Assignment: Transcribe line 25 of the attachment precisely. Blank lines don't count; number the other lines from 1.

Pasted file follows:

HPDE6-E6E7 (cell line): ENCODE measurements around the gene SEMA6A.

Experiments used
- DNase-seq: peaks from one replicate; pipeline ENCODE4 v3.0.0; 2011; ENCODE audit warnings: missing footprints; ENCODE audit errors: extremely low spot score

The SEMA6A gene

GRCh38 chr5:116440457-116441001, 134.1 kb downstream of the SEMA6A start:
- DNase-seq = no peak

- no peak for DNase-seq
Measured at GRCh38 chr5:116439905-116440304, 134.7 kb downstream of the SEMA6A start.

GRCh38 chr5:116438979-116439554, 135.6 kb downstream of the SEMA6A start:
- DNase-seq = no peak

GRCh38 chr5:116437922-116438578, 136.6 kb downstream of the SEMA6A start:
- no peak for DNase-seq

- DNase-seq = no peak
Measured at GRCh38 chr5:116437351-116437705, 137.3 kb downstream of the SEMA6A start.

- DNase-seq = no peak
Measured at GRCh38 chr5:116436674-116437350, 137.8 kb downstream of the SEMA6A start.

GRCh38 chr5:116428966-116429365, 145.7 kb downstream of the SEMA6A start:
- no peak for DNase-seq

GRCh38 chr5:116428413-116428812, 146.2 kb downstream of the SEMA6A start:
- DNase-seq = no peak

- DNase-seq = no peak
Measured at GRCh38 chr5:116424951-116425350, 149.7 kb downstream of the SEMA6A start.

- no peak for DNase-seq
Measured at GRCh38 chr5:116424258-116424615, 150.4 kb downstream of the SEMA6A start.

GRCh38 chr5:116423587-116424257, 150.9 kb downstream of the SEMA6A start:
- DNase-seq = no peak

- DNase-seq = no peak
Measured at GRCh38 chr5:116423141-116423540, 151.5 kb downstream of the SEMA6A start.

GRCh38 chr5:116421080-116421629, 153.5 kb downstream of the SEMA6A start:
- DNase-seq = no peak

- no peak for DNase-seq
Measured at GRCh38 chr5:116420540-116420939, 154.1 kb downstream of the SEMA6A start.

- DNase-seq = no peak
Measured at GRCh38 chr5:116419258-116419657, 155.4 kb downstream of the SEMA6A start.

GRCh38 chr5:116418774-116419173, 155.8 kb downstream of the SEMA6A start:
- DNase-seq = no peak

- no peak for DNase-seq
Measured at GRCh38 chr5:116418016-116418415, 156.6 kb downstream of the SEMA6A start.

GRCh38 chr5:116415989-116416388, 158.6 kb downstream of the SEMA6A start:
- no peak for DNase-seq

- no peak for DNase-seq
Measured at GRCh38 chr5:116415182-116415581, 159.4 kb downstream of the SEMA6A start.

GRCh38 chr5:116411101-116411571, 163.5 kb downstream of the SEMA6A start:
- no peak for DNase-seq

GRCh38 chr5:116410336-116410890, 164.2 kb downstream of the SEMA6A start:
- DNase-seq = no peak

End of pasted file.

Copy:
GRCh38 chr5:116423587-116424257, 150.9 kb downstream of the SEMA6A start: